For years, Uyghurs in East Turkistan have not been able to fully observe Ramadan due to the heavy religious persecution and restrictions imposed by the Chinese government. Each year, the Chinese government imposes additional measures targeting freedom of religion. The Chinese government has banned Uyghur civil servants, students and teachers from fasting during the holy month, providing food and water to students throughout the day. Access to mosques is more tightly controlled, restaurants have been ordered to remain open and in some cases Uyghur intellectuals have been arrested beforehand to silence criticism. Chinese officials have also forced Uyghur retirees to make a pledge ahead of Ramadan that they won’t fast or pray during Ramadan to set an example for the rest of the community and to assume responsibility for ensuring that none of their friends or family members fast or pray either. Now a large portion of the Uyghur population is being detained in internment camps or in forced labour facilities, where they are forbidden from engaging in any religious activity, as the Chinese government forbids any religious practice in public buildings.
However, even though the persecution of Uyghurs is one of the most serious instances of religious persecution of Muslims in the world, Muslim-majority states and leaders have been shamefully silent on the issue.
If we want to live in a world where all people are able to enjoy freedom of religion and where all Muslims can observe Ramadan without fear and persecution, the Muslim world must practice what it preaches and stand up for Uyghur Muslims.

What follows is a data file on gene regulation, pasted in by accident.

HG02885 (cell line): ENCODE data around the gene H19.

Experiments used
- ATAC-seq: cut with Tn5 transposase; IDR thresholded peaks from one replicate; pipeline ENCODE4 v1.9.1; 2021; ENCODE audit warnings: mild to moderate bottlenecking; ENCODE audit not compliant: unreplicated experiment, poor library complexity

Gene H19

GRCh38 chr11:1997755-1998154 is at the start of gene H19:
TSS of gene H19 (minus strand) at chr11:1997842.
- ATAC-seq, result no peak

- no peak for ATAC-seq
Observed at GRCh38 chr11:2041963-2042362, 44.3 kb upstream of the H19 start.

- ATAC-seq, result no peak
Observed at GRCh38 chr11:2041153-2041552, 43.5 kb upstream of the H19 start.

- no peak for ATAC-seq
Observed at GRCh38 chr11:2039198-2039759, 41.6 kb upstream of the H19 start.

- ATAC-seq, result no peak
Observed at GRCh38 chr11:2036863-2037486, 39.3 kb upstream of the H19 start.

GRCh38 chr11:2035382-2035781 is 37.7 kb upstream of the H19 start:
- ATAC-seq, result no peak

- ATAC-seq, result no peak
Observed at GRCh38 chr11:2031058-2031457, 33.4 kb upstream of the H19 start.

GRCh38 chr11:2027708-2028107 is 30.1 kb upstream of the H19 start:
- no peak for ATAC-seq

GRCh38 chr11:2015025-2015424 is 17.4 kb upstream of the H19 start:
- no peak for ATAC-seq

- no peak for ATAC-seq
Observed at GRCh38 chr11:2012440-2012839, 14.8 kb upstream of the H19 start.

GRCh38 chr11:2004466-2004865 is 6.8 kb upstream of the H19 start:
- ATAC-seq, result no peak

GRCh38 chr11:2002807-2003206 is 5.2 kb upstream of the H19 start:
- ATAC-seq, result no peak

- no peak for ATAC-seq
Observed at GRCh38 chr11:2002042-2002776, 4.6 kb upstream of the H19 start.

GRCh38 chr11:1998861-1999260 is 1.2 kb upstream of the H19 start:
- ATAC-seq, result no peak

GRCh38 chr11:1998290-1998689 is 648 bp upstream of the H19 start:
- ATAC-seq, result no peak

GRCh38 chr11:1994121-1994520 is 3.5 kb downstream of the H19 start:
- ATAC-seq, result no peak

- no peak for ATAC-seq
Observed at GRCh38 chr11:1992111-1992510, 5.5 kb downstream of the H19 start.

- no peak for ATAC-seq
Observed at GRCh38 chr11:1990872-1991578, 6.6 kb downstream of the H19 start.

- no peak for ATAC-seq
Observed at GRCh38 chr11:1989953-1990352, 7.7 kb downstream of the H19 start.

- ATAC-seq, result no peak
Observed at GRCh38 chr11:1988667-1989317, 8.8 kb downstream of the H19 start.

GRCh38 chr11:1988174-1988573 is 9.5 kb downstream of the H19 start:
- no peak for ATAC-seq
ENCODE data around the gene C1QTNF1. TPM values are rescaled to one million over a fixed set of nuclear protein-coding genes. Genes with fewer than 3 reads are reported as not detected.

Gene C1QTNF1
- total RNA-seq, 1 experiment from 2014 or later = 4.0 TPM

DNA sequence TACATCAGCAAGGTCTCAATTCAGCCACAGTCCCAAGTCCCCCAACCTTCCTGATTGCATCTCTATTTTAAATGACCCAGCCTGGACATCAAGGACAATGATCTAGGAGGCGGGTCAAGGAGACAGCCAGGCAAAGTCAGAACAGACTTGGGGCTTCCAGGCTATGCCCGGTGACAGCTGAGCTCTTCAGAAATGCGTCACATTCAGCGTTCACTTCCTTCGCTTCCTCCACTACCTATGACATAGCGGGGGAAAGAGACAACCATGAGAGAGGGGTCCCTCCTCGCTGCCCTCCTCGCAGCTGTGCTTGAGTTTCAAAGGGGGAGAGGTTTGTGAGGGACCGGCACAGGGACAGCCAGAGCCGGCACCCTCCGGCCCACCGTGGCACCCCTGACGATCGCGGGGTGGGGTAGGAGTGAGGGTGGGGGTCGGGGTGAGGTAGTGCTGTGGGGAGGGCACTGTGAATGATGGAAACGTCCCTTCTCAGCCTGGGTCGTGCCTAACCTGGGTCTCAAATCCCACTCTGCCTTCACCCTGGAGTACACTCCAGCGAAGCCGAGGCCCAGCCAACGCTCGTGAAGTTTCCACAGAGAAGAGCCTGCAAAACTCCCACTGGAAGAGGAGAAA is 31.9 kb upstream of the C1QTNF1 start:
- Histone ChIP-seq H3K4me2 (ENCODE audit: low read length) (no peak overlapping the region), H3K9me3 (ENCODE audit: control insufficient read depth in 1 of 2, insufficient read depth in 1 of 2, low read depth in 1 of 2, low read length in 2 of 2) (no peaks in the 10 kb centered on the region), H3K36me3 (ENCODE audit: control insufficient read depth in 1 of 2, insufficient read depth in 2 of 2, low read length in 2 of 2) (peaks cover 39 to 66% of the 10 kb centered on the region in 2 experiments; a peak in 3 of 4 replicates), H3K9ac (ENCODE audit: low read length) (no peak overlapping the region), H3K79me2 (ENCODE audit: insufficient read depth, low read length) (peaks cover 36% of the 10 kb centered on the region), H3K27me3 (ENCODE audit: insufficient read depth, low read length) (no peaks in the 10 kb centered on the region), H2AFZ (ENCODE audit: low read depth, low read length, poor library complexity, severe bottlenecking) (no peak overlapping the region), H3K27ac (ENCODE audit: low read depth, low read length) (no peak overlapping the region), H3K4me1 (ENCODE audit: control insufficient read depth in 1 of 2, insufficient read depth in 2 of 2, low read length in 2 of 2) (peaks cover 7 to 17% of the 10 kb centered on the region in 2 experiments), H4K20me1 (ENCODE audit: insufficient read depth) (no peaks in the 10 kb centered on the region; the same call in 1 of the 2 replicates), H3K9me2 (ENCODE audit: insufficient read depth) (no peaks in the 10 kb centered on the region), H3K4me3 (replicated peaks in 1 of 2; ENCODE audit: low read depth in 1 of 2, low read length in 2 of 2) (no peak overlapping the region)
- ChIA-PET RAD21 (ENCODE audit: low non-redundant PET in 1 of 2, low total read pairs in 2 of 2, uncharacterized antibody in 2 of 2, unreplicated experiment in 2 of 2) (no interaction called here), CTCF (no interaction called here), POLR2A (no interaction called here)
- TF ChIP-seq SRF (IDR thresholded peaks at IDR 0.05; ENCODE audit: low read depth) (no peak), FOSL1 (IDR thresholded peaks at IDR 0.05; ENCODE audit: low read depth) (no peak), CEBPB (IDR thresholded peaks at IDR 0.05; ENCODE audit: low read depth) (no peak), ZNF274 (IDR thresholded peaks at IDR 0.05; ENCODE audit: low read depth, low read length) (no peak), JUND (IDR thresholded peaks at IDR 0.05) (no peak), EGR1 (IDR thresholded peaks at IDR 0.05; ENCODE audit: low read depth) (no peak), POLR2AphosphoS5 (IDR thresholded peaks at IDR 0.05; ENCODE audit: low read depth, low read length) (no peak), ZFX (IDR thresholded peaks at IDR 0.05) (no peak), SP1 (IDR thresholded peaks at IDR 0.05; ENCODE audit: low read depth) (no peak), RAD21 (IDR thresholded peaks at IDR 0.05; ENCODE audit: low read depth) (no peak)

“For three years, Uyghurs have been waiting for the Muslim world to speak on our behalf and hold the Chinese government accountable,” WUC President Dolkun Isa stated. “During Ramadan in 2020, we urge Muslim leaders around the world to reconnect with the beliefs and values they hold and to do what is right by demanding China stop its crimes against humanity against Uyghurs.”
The coronavirus pandemic has shown the world that what happens in China affects us all. Leaders who remain silent about the persecution of Uyghurs and allow the CCP to undermine religious belief without protest are not just letting down the victims, but are contributing to the spread of anti-Islamic sentiment and Islamophobia. The persecution of Muslims and other faith groups in China will (and already is) spreading around the world as states follow China’s example. We urge Muslims around the world to demand that the Chinese government stop its persecution and ensure all people are able to practice their religion.
You can also help to support the Uyghur cause by donating to the World Uyghur Congress (https://www.uyghurcongress.org/en/support-the-world-uyghur-congress-3/). This helps us to continue our important work in advocating for an end to the persecution of the Uyghur people and supporting vulnerable Uyghurs around the world. We would like to thank you in advance for your empathy and generosity.